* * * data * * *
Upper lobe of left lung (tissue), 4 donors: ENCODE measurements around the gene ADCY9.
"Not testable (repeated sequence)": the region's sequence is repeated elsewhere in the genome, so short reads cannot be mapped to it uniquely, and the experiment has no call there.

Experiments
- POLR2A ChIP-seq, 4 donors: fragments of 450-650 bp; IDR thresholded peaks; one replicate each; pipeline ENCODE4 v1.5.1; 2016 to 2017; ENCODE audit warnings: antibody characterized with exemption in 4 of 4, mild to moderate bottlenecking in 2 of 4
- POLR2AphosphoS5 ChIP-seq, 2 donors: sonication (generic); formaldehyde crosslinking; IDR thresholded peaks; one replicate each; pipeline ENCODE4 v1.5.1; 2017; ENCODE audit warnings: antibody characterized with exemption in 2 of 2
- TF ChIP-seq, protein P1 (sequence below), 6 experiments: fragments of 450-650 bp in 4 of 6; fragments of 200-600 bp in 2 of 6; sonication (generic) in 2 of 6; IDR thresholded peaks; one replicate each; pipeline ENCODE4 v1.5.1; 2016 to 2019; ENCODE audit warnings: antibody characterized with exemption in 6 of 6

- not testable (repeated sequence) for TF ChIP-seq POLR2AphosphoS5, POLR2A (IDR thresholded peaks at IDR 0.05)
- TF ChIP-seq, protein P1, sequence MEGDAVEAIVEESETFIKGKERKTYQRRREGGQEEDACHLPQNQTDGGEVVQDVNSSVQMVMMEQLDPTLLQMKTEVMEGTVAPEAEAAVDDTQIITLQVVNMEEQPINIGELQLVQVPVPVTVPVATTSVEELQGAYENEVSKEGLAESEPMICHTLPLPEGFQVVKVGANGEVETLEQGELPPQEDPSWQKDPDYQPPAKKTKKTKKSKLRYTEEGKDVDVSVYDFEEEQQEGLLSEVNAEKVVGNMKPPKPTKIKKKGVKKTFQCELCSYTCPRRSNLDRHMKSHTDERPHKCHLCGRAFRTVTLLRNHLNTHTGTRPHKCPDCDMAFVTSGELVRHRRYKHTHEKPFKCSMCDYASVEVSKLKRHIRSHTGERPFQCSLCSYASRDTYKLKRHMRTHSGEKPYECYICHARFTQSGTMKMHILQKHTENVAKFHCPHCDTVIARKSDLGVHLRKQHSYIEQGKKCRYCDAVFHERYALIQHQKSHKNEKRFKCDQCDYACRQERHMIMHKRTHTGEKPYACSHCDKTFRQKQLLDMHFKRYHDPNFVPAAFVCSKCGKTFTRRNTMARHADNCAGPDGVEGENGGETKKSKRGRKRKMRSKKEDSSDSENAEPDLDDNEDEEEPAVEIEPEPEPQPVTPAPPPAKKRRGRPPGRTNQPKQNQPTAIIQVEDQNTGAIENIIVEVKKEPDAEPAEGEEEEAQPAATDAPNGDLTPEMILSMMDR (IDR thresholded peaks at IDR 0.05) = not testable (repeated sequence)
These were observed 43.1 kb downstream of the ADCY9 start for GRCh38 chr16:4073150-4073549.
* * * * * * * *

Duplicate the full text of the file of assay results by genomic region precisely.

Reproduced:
Upper lobe of left lung (tissue), 4 donors: ENCODE measurements around the gene ADCY9.
"Not testable (repeated sequence)": the region's sequence is repeated elsewhere in the genome, so short reads cannot be mapped to it uniquely, and the experiment has no call there.

Experiments
- POLR2A ChIP-seq, 4 donors: fragments of 450-650 bp; IDR thresholded peaks; one replicate each; pipeline ENCODE4 v1.5.1; 2016 to 2017; ENCODE audit warnings: antibody characterized with exemption in 4 of 4, mild to moderate bottlenecking in 2 of 4
- POLR2AphosphoS5 ChIP-seq, 2 donors: sonication (generic); formaldehyde crosslinking; IDR thresholded peaks; one replicate each; pipeline ENCODE4 v1.5.1; 2017; ENCODE audit warnings: antibody characterized with exemption in 2 of 2
- TF ChIP-seq, protein P1 (sequence below), 6 experiments: fragments of 450-650 bp in 4 of 6; fragments of 200-600 bp in 2 of 6; sonication (generic) in 2 of 6; IDR thresholded peaks; one replicate each; pipeline ENCODE4 v1.5.1; 2016 to 2019; ENCODE audit warnings: antibody characterized with exemption in 6 of 6

- not testable (repeated sequence) for TF ChIP-seq POLR2AphosphoS5, POLR2A (IDR thresholded peaks at IDR 0.05)
- TF ChIP-seq, protein P1, sequence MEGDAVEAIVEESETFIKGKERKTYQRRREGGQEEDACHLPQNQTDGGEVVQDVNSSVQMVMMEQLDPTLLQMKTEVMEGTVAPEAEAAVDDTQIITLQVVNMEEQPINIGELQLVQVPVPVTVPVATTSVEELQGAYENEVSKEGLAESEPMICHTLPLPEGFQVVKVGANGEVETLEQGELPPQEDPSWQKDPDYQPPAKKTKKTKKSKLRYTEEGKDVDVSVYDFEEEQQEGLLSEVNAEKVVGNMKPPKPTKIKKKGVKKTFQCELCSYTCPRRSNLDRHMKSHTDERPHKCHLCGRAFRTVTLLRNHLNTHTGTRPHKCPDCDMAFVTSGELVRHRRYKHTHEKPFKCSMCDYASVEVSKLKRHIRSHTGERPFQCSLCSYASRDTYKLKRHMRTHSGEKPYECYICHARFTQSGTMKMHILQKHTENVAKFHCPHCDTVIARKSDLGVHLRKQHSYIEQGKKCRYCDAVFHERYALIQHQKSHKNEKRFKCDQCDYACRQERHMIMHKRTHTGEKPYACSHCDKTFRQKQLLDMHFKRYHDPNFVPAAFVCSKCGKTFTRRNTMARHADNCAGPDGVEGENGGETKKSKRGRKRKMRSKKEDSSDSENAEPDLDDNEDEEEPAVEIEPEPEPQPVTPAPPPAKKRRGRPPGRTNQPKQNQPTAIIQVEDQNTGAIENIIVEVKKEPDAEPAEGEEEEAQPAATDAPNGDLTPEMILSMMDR (IDR thresholded peaks at IDR 0.05) = not testable (repeated sequence)
These were observed 43.1 kb downstream of the ADCY9 start for GRCh38 chr16:4073150-4073549.